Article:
We don't have a Tiger but we to have a Tandem Island (similar size) that we use for diving a lot down in Florida where the bottoms are predominantly sandy bottoms. We found out the hard way that pretty much any of the grapple type anchors (even multiple anchors) can't hold the boat even in lighter winds and have had our TI drift off on us while diving more than once. We also anchor just off shore (like at beaches) quite often and even with two grapple anchors the TI washes ashore or worse yet into other powerboats (they hate that, and get very angry at us). We now have a proper sand anchor that holds the boat sound in most any conditions. It's a 4 lbs Guardian G7 anchor that we got at West Marine (a Guardian G5 may also work, but we didn't want to take the chance). I was pretty disappointed at West Marine when they told me the anchor would only work if we had 12 ft of heavy chain rode attached to the anchor (I don't want any heavy chain on my boat). We told them we would try it first without the rode chain and see if it works, then come back if we need it. That was quite a while back and we have used it now in pretty much all conditions without any difficulty without the heavy chain. As divers we typically follow the anchor line down and the anchor is the first thing we check once we get to the bottom, and the anchor point is typically our base of operation, then we follow it back up and hold on to the line during our decompression stops, especially when there is strong current.
The anchor is pretty large, and with 150 ft of rope when just laid on the deck completely covers the tramp on the boat (huge pile of rope to get tangled) so I built a spool system to store the rope, and a swing up anchor holder made from 3/4 sq aluminum that holds the anchor up out of the way behind the boat when not in use. The anchor system is completely automatic and fully controlled from the front cockpit, just release the rope and it drops, then pull the rope to bring it back up, no muss no fuss or storage problems. We trailer our TI and that anchor and anchor system has never been removed from the boat in the last couple years, and we are out every weekend. It's only 4 lbs and not a back breaker with hauling out of the water.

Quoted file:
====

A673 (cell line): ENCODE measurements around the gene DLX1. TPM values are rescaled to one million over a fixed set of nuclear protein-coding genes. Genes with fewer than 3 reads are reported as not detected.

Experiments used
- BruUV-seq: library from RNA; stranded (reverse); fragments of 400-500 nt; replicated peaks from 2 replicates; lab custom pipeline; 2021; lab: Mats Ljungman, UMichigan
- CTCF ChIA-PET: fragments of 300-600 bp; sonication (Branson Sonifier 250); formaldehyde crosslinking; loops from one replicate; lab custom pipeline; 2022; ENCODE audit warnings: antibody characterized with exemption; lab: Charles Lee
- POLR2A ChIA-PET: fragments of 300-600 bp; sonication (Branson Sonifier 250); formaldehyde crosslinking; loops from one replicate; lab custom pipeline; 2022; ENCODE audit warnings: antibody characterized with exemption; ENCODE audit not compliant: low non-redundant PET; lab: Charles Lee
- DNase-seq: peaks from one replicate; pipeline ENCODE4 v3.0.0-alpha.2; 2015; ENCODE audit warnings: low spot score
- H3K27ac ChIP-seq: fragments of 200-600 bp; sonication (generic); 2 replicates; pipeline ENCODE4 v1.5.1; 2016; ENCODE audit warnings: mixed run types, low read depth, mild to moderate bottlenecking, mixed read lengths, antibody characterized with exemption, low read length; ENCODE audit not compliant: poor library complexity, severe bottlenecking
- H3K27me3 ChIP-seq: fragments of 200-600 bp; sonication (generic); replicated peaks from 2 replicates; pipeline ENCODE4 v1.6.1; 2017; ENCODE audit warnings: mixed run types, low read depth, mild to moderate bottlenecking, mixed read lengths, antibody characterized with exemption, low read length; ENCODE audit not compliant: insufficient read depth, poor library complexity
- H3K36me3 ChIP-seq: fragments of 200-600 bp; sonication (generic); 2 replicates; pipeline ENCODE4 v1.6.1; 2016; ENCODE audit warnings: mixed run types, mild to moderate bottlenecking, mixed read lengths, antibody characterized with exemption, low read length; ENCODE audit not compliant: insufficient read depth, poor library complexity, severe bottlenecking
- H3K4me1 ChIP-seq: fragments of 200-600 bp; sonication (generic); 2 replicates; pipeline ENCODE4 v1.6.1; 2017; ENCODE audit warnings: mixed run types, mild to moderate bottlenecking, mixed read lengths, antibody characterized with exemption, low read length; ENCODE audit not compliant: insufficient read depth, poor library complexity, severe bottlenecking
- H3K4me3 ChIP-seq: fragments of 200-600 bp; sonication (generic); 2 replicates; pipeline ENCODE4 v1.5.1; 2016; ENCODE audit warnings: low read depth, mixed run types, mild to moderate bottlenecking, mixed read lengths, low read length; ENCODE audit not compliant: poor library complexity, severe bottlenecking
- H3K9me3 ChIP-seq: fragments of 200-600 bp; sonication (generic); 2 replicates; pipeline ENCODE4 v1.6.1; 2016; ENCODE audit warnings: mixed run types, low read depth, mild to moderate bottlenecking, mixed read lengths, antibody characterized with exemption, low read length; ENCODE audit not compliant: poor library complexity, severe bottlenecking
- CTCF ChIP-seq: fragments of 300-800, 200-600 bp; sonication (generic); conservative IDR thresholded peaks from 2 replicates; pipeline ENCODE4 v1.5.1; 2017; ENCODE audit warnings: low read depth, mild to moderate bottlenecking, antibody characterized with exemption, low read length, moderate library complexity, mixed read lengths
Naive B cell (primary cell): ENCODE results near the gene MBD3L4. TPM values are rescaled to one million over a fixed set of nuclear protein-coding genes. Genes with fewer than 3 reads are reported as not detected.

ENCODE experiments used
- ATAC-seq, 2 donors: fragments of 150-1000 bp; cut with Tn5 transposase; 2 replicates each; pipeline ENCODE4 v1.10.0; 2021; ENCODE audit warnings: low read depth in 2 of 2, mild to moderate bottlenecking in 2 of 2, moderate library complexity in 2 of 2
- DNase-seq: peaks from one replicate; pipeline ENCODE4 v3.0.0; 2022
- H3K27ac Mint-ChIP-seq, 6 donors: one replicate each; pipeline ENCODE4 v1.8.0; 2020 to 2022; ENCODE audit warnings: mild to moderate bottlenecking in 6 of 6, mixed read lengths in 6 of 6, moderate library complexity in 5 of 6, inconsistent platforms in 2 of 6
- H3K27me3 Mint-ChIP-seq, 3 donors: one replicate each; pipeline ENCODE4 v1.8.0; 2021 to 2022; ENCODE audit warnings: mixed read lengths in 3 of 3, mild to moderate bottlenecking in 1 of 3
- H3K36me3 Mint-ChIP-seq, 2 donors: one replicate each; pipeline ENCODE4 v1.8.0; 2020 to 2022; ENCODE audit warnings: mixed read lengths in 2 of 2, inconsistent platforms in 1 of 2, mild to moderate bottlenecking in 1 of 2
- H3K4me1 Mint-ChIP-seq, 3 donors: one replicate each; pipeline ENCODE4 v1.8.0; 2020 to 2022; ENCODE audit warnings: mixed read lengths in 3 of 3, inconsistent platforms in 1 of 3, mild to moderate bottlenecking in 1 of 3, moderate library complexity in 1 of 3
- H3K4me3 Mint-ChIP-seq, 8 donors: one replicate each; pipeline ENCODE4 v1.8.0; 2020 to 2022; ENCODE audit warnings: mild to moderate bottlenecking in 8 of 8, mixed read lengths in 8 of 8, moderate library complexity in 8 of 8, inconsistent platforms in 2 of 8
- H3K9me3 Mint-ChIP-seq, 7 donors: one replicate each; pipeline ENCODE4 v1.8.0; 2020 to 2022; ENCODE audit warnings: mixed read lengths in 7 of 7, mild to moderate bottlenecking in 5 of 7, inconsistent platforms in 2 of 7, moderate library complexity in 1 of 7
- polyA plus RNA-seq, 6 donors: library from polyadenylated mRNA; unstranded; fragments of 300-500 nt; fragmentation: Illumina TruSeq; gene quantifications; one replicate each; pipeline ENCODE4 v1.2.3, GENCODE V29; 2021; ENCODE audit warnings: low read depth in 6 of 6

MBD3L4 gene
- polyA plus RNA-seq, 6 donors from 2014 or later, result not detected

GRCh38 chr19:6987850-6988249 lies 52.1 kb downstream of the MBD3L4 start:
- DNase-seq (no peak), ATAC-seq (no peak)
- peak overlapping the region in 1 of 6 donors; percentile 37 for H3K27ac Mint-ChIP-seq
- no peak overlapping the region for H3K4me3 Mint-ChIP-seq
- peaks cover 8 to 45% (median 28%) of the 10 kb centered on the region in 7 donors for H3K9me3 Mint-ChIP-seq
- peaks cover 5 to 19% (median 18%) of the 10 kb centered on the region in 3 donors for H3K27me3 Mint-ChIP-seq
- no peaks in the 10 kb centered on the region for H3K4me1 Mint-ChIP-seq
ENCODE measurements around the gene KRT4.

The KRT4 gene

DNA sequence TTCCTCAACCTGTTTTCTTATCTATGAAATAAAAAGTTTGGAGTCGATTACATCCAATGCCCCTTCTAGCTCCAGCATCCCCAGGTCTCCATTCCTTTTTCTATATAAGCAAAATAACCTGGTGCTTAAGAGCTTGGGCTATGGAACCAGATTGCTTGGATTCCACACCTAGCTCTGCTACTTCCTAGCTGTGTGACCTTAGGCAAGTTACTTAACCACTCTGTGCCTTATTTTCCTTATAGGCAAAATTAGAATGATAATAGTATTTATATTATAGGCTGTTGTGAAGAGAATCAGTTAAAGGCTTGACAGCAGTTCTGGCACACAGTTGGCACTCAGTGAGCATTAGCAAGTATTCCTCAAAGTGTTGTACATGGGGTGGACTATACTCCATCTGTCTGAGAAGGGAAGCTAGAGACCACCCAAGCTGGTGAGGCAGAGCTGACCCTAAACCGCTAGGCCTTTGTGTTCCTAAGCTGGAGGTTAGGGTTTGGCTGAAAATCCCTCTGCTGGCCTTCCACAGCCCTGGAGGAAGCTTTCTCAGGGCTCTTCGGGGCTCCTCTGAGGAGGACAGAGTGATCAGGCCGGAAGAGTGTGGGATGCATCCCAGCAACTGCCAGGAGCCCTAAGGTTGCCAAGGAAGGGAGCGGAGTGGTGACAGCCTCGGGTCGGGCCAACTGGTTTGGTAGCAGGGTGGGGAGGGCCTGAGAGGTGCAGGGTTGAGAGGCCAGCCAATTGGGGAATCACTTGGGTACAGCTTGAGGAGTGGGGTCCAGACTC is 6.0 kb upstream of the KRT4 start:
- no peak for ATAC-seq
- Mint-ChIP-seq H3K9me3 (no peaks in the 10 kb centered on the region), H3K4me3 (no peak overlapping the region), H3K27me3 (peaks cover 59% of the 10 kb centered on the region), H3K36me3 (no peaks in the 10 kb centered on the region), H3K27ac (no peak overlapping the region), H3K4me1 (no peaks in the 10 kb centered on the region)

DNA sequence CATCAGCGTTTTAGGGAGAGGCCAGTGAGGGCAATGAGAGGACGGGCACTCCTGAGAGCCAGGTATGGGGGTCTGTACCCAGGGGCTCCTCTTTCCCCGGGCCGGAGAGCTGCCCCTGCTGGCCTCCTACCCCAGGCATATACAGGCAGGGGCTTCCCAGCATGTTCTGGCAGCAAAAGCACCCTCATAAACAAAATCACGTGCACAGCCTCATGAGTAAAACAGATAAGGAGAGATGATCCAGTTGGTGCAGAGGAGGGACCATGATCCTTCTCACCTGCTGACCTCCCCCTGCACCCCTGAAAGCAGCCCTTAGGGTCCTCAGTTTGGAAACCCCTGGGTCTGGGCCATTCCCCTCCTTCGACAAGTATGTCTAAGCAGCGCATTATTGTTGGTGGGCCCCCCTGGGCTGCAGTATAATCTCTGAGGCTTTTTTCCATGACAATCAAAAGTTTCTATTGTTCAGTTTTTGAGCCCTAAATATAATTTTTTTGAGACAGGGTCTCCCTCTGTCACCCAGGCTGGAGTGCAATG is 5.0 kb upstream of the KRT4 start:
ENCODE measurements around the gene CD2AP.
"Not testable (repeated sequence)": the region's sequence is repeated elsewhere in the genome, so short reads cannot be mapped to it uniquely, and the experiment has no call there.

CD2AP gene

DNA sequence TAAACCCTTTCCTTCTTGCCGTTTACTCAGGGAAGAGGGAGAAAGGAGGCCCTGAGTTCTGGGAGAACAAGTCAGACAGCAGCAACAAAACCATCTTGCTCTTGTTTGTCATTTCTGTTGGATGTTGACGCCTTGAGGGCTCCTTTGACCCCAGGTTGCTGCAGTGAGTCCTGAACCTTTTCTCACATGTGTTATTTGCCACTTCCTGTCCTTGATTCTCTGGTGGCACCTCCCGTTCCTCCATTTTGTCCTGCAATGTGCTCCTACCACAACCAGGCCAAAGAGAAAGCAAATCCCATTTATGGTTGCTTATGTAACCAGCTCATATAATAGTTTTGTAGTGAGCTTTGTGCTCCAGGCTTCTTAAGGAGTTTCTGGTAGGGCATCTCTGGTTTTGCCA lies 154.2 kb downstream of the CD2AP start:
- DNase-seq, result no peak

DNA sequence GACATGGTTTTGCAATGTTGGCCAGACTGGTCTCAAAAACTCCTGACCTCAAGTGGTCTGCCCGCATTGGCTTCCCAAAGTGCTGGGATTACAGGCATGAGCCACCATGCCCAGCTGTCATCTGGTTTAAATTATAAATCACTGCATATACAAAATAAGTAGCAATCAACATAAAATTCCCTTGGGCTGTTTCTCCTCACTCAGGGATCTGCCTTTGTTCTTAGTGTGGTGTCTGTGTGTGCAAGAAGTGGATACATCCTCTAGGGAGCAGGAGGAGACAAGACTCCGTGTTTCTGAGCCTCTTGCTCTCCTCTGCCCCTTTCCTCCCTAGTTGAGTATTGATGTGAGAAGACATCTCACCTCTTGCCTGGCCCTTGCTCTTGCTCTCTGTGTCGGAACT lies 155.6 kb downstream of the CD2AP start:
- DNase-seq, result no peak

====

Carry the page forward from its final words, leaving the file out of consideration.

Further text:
That bungy loop in the lower right is to keep the anchor from swinging around when transporting on the trailer, or if I don't plan on using it that day.
Here is a pic of our anchor setup
You could possibly rig something similar on your Tiger just in front of one of your rudders with a vertical spool for the anchor line (like one of those paper towel holders you see in restaurants) to keep the anchor line tidy. We also kept one of our small grapple anchors that we store in a bag, that we put out when we anchor near the beach to keep the boat from drifting back and forth (we are usually sandwiched between other power boats at the sand bars and they frown on us bumping into them. We also use the anchor quite often to steady our entry into and out of surf zones to keep from going sideways out of control (LOL we've all done that), That's why it's on the back of the boat, but we have furlable sails, you will likely need to mount yours on the nose so you can anchor nose to the wind. The TI doesn't care if it's nose or tail to the wind.
Maybe someone else has had better luck than me with grapple or foldable anchors on bigger boats in Florida, and will share what works for them.
I've heard that the Cooper anchors also work very well, I think their plastic, and very lightweight.
Hope this gives you some ideas